Captain Mayfad felt this more strongly than many other petunia-hunters because in his youth, Dopey-Hick (who then had only fallen some sixty million times) fell on him, causing him great injury to his leg. The bowl of petunias quickly and miraculously recovered of course, but Mayfad never regained full use of his leg and was scarred for life. Full of shame for his inadequacies and fearing that he was inferior to a bowl of petunias, Mayfad vowed revenge and had been attempting to find Dopey-Hick ever since.

This I all learned later from Mayfad and others aboard the merry Peapod. After a month of petunia-hunting, my captain first spoke to us about Dopey-Hick. He allowed us one night to play drinking games, including our favorite spin-the-bottle and Star Wars games (every time you see a star, take a drink). Then he spoke to us frankly and eloquently about the meaning of life and his trauma caused by Dopey-Hick.

"It was that accursed bowl of petunias that razeed me; made a poor pegging rodent of me for ever and a day! Aye, aye! and I'll chase him round the Milky Way before I give him up. And this is what ye have shipped for, men! to chase that bowl of petunias over all sides of the universe, till he shatters and remains dead forever. Talk not to me of blasphemy, man; I'd strike the sun if it insulted me. For could the sun do that, then could I do the other. Drink ye programmers! drink and swear, ye men that man the deathful spaceship ­ Death to Dopey-Hick! God hunt us all, if we do not hunt Dopey-Hick to his death!"

I was one of those men, caught up in this moment and Mayfad's plea. In that night of drinking, I, along with the other men, vowed revenge on Dopey-Hick. Nevertheless, we hunted a good many other petunias on that petunia-hunting exhibition, for prize petunias are in high demand and return great financial reward.

* * * * *

I remember one day after we had caught some petunias that one of the stranger men on the crew decided he wanted to drink some petunia juice. Petunia juice is a rare delicacy that has an acquired taste and is extremely difficult to properly prepare. Furthermore, most petunia-hunters dare not drink of this sacred blood. In this instance the poor cook was made to squeeze the juice out of some petunias, talking to them all the while. "I am sorry, poor tunias. I don't wants to kill you. I'se ordered to. I know some o' you has souls, dat you deserve more than to be squeezed to death."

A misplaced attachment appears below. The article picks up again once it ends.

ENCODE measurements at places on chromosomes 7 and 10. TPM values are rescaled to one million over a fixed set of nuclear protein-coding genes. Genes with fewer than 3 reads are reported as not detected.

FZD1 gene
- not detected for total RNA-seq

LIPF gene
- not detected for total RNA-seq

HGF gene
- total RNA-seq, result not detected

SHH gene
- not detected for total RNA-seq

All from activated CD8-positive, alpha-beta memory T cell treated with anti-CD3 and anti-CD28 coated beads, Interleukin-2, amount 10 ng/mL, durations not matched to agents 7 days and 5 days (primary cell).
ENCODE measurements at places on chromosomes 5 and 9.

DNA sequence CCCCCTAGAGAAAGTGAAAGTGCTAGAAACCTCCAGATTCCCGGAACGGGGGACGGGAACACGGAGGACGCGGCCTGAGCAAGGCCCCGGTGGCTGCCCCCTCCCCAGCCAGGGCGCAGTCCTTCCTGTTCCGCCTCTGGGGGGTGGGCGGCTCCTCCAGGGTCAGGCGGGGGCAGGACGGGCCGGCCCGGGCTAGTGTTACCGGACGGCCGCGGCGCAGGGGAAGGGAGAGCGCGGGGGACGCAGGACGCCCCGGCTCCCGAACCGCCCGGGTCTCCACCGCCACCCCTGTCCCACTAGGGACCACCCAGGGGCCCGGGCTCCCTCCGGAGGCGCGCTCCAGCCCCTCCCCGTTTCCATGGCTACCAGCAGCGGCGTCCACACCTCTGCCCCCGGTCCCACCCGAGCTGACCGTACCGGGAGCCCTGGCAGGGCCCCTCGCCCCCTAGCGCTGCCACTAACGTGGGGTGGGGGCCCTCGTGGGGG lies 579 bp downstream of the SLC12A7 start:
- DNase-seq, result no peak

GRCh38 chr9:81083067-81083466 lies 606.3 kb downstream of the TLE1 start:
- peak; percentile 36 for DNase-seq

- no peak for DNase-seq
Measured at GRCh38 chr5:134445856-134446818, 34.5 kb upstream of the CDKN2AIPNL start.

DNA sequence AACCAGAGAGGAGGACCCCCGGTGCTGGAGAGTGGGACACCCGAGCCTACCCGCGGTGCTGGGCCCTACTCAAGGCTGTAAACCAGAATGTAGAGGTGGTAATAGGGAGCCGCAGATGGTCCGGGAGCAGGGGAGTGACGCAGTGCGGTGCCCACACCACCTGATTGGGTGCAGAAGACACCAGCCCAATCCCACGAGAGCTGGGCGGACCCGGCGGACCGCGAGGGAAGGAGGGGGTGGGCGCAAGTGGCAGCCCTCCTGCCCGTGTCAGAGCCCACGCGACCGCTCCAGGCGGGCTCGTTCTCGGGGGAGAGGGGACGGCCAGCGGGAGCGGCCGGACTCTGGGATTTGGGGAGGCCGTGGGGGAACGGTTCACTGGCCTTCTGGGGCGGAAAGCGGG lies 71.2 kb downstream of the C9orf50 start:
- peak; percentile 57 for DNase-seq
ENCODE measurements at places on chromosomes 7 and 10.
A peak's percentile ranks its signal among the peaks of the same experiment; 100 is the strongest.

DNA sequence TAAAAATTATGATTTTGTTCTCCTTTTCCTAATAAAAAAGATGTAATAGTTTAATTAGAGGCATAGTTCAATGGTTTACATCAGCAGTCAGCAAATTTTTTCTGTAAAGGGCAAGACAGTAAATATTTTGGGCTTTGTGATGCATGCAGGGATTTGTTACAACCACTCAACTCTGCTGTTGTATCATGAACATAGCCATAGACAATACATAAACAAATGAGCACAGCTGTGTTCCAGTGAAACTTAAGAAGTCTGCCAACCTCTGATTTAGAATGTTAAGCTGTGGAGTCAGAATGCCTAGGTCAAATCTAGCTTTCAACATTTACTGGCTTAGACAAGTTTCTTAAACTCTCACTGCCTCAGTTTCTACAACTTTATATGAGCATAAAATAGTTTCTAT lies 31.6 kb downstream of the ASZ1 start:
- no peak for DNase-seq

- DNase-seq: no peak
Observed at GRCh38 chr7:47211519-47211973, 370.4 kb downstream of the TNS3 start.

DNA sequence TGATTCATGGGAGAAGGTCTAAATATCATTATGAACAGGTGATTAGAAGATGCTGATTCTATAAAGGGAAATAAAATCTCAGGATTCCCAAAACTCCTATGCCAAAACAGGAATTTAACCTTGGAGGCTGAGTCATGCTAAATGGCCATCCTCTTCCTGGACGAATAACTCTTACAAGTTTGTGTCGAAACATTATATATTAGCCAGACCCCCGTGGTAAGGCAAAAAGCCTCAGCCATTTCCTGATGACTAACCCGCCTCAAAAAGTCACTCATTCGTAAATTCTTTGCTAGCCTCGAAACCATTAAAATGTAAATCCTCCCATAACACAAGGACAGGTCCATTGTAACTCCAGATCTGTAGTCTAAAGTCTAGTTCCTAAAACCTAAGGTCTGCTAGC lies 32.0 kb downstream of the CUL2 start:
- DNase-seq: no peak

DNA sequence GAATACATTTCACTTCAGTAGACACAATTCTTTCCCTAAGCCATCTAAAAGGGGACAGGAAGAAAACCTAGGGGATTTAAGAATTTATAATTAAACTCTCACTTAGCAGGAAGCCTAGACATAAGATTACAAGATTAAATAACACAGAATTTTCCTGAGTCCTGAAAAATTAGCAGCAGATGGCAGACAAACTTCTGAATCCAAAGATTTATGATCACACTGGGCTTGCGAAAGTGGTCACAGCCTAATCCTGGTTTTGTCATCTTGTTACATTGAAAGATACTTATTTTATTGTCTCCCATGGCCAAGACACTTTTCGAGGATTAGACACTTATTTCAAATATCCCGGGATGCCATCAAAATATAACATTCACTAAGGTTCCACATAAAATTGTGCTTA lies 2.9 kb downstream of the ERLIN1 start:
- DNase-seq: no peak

Almost as exciting as the petunia-spottings, were the sightings of other ships. Near the end of our journey, we met an especially memorable ship.

"Ships, ahoy! Hast seen the mighty Bowl of Petunias?"

So cried Mayfad, once more hailing a ship showing all black. Ankh around neck, the old hamster was standing on the gravity-controlled back deck of his ship, his cane plainly revealed to the stranger captain, something of a depressed robot. He was silvery, with a well-lit smile, and he moved awkwardly about his especially sleek ship.

"Hast seen the Bowl of Petunias?"

"See you this?" and leaning back, he pointed to his left leg.

Mayfad boarded his ship and the other captain, Marvin, offered him a really strong cup of tea. Marvin was indeed a robot, one who did not want to discuss life. But from other members of his crew, including a man in a bathrobe who kept looking at his watch and another man who had turned into a penguin, we learned that all of the diodes down his left side had been damaged by the magnetic force field surrounding Dopey-Hick. We had a pleasant visit on their ship, but as we were leaving Marvin gave what I later came to think of as good advice. He said, "No more petunias for me; I've shattered him forty-two times, and that has satisfied me. There would be great glory in killing him, but he's best let alone." So Mayfad was obsessed, his desire to rid the universe of Dopey-Hick went beyond the bounds of sanity. But he was our captain, and we his crew, eager to kill the bowl of petunias and win fame, glory, and fortune.

* * * * *

Finally arrived that long-awaited moment when our captain cried, "There she blows! ­ There she blows! A lump like a flower-pot. It is Dopey-Hick!" Sure enough, there were white hyper-mice floating in a circle near the ship, a sure sign that a bowl of petunias was falling. Mayfad, furious with this tantalizing vicinity of his foe, which placed him all alive and helpless in the very floral arrangement that he hated; frenzied with all this, he seized the keyboard of his computer, and wildly tried to plot its coordinates. We attacked once with failure, and again with no more success. The bowl of petunias crashed down a third time, this time shattering into the side of our valiant Peapod. "Oh no, not again." Emergency lights flashed. The mice scampered around the deck.